Installing your door may seem like a two-man job; however, you can do this with a few simple methods. You first want to hold the door in its opening to ensure it will fit before adding it to the shed. Once you see it fits into its home, lay the door on the ground and add both hinges.
If your directions do not say where to add them, you can add each one four to five inches from the top and bottom, then measure four inches on the side of the opening where you will place the door. Remember, most shed doors swing out, so you want to make sure you have room for your door to swing in the direction you want, whether left or right.
Stand your door in its home, screw one of the screws of the top hinge, and do not tighten it to its fullest; however, make sure it is secure, then move to the bottom hinge and do the same. Remember not to tighten the screw all the way. Your door is now attached but not fully secured. Move back to the top, tighten the other screws, and again at the bottom.
If you use an outside pull handle and add a latch to keep your door closed, ensure your door is lined to work correctly, then finish tightening your screws on each hinge. If you are using a doorknob and the holes are already set, ensure they are lined up while tightening the hinge screws. This will help you when you add your doorknob.
You can use trusses or rafters for your roof. You can use joints or metal brackets to cover the joints of the trusses; this step will strengthen the roof. Follow the same kind of steps as before. You can build your trusses on the ground, lift them up to the top, and nail them in. You place your ladder inside your garden shed and lay your truss standing up, leaning against the shed.
From the inside, you can throw a rope over the side and attach one end of the rope to the truss; then, stand on the ladder and pull the truss up to the top of the roof; this is the easiest way to bring your truss to the top.
You want to measure one side of the roof from top to side. You want at least a six-inch overhang; this will help protect your garden shed from the elements. You may or may not have to cut your sheet of tin. However, if you do, you can use your circler saw to cut it and use a chalk box to have a straight line.
One tip when cutting tin: you can use masking tape to cover where you have made your line to cut. If you can still see your line, that is fine. Suppose you cannot measure one more time and chalk another line on the masking tape. This tip will help to prevent any slivers from the tin. When you are finished, take the masking tape off. You must nail the roof of each truss or stud eight inches apart.
Building a Garden Shed Step 4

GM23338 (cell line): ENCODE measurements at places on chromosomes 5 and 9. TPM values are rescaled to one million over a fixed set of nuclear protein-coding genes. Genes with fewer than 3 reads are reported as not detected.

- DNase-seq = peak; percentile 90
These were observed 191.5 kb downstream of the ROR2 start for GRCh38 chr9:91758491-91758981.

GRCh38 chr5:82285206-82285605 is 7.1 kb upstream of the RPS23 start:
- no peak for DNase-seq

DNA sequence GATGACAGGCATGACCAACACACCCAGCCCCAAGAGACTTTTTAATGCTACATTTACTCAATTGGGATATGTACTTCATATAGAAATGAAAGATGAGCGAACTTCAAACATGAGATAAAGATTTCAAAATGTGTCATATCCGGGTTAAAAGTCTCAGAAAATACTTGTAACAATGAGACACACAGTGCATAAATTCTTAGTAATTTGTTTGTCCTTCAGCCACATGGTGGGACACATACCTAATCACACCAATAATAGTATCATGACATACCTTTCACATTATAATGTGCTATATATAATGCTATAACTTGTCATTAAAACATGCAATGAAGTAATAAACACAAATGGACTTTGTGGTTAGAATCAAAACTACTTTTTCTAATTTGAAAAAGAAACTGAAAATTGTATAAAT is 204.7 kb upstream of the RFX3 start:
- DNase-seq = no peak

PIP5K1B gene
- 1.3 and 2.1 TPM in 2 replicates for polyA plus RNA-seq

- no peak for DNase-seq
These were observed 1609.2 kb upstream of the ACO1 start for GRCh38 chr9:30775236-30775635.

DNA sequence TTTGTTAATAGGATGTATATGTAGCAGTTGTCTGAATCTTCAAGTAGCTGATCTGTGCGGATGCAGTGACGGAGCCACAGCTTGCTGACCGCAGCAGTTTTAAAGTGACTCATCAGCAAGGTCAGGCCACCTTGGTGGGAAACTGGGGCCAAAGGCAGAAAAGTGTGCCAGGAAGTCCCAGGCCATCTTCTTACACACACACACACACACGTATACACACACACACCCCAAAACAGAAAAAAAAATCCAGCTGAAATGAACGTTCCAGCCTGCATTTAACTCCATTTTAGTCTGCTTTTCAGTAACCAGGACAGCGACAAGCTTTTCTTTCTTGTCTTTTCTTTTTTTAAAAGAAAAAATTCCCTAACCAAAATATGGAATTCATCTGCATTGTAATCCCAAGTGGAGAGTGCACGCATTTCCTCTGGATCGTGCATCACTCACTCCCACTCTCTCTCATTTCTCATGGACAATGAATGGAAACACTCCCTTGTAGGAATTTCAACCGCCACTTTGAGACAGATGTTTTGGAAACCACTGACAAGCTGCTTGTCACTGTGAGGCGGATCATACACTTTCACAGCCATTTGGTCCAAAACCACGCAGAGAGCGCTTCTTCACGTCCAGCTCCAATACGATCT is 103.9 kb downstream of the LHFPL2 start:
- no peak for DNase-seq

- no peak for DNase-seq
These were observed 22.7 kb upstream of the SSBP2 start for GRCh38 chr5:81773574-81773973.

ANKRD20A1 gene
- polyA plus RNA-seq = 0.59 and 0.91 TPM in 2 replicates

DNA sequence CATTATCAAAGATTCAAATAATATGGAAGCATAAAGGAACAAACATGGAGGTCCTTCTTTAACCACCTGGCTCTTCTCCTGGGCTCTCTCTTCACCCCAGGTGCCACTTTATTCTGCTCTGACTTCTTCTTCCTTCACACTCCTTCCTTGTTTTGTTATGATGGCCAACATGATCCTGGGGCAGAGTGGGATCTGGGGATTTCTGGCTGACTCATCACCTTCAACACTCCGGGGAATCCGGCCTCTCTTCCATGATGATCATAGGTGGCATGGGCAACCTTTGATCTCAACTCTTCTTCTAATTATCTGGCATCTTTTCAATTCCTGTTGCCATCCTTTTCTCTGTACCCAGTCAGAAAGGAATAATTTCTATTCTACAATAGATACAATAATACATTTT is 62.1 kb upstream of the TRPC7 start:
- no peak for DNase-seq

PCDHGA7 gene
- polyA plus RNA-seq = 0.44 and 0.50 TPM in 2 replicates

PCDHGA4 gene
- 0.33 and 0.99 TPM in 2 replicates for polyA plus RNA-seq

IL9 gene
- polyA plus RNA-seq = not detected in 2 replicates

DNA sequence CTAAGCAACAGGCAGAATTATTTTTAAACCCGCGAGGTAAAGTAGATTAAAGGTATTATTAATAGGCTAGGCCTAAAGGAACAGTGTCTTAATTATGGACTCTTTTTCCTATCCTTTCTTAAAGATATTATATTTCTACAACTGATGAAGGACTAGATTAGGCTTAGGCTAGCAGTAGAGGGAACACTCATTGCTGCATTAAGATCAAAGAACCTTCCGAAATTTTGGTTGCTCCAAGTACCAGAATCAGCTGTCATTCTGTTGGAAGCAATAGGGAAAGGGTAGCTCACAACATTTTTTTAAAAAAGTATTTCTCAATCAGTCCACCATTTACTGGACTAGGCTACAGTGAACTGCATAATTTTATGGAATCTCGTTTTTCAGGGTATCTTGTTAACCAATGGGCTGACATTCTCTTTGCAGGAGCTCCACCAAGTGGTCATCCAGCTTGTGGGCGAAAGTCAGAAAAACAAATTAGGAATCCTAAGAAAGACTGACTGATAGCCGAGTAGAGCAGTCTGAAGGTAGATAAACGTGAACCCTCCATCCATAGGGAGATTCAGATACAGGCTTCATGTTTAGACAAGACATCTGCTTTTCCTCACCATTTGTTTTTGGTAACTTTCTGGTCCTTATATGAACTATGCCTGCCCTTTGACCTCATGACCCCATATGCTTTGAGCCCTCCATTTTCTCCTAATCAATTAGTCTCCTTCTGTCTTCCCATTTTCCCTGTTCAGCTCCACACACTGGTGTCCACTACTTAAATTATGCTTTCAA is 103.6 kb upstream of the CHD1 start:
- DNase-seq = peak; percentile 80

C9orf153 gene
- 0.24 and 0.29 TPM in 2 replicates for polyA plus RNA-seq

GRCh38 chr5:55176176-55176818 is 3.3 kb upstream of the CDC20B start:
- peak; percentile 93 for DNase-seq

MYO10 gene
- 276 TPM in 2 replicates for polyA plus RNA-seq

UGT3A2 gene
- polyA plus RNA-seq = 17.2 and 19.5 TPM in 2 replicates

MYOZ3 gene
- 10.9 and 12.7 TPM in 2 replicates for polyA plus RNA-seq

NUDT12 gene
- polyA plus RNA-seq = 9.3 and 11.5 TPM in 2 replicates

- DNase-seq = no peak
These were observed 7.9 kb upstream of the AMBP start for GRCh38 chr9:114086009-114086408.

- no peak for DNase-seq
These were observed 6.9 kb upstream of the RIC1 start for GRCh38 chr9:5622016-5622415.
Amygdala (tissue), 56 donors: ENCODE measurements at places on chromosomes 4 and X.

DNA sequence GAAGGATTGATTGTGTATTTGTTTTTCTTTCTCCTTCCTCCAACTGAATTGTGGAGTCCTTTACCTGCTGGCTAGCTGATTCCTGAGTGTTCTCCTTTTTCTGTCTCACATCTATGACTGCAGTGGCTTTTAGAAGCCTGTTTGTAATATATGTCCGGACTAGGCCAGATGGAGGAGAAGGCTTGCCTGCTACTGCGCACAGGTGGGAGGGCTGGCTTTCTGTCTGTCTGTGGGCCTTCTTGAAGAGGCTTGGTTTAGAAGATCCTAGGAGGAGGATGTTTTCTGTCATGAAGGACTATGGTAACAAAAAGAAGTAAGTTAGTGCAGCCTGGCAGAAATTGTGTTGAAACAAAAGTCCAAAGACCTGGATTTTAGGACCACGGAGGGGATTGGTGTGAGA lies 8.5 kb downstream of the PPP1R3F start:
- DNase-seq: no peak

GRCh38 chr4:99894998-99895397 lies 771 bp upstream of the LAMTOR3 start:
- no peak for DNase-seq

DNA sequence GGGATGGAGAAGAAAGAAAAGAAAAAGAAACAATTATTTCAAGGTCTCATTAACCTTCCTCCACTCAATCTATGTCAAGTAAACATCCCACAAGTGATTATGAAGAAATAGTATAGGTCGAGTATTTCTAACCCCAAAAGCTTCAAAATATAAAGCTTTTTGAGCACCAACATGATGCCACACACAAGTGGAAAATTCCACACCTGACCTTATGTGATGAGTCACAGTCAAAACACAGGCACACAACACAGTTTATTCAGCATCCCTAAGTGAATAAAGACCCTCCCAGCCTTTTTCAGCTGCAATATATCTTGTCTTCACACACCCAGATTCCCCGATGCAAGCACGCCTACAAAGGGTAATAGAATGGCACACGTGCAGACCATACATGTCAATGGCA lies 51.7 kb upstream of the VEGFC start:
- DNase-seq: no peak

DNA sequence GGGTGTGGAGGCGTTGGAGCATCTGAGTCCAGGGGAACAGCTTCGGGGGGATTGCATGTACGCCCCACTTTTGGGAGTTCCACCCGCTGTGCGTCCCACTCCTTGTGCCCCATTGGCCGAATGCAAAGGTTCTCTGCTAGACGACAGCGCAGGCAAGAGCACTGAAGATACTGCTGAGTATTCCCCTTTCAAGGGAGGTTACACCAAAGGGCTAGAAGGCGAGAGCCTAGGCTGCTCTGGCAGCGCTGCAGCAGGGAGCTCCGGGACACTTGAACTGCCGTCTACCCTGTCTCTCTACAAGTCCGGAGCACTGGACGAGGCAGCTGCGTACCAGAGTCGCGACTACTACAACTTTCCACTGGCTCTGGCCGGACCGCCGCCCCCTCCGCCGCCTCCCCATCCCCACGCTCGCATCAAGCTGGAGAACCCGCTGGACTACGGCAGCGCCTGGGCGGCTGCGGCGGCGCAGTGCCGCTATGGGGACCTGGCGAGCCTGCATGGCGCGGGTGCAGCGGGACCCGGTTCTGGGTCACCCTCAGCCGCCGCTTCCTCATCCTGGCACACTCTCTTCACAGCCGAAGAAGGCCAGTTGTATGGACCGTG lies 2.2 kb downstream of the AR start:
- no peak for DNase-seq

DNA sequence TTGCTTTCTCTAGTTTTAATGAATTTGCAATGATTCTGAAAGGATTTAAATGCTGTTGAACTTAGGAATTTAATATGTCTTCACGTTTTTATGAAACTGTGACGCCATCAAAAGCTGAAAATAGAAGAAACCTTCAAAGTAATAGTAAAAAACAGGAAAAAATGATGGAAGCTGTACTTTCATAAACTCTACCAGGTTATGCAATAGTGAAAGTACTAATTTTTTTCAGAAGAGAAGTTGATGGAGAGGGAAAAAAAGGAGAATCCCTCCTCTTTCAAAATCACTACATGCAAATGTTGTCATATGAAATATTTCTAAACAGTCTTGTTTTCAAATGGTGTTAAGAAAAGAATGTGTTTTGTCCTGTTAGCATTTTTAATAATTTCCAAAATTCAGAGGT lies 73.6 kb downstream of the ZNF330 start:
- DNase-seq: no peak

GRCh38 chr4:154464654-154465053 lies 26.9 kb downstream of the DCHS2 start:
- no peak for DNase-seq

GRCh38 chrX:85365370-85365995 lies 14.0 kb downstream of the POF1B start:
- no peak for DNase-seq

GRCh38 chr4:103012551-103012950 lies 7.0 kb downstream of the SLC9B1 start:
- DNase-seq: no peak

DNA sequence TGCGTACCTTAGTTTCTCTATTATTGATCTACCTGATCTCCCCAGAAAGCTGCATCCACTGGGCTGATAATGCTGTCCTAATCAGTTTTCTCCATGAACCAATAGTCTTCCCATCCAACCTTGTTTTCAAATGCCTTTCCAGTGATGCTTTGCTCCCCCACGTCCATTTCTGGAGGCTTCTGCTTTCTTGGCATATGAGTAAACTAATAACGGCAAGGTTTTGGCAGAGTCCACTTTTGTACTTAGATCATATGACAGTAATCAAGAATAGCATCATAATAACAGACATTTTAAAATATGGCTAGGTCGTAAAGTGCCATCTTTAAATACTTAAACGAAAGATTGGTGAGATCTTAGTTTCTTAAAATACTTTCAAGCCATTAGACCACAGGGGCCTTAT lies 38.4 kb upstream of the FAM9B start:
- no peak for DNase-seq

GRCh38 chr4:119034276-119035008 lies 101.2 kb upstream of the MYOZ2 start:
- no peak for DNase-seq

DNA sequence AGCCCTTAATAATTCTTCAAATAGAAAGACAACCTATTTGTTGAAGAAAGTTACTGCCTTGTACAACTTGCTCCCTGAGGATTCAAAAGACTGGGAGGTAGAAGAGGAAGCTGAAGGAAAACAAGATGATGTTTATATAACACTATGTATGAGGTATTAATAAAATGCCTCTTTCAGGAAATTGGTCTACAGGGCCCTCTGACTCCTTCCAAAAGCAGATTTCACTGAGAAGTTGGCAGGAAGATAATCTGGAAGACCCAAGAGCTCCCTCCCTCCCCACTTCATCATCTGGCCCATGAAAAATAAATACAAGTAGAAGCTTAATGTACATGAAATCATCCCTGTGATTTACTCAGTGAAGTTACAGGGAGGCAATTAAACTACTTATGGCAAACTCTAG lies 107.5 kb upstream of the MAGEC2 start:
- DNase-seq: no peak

Congrats! You’ve practically now finished your wooden garden shed! Now for the finishing touches.
How To Build A Garden Shed – Your Final Outside Finishes!
For instance, your outside finishing touches will vary depending on your selection of extras, such as a window. Installing a window can be fast and easy. From the outside, run a generous amount of window calks a half inch from the window hole on all four sides.
Set your window in its place. If you are doing this task and do not have someone to hold the window, you can hold the window in place for a minimum of five minutes. The calk will start to set, and you can start running your screws around the window; most windows have pre-set holes. Then you want to run the window calk around the outside frame; you can also cover every preset hole and screw for extra precautions.
The final thing to do on your brand-new garden storage shed is to stain or paint it. If you use a stain, there are so many tints. You also want to ensure the stain is for the outside and has a sealant. If you are going to use paint, you want exterior paint.
This will come with weatherproofing in it. You can use a paint roller to apply either choice and use a paintbrush for touch up or hard-to-reach places. You can also use a hand-pump paint sprayer. They are inexpensive and can be faster than a roller or brush. Another tip is to add the paint or stain before adding your windows. That way, you will not have to worry about taping, covering, or getting paint on the window.
You can customize the inside of your new garden shed by adding inside walls using plywood or anything you might want to use to cover the studs. You can add electricity for lighting, any tools that might need to be plugged in or charged, and plumbing inside and outside for a sink and hose. You can add shelves for small tools and to stay organized. You can add cabinets and places to hang shovels, brooms, and rakes.
After you have finished the inside and the outside of your garden shed, you can insure your new building. You can call your insurance agent, who will tell you the steps needed. This is highly recommended if you will have high-priced tools and items stored in your shed. Now that you are finished, you should be proud of building your garden shed. All your friends will also want you to build garden sheds for them!
Manny J. Williams is an accomplished home builder, remodeler, master plumber, roof cutter and installer, master woodworker, carpenter, and wooden crafts expert. Manny also enjoys learning all he can about recycling and eco-friendly wood options.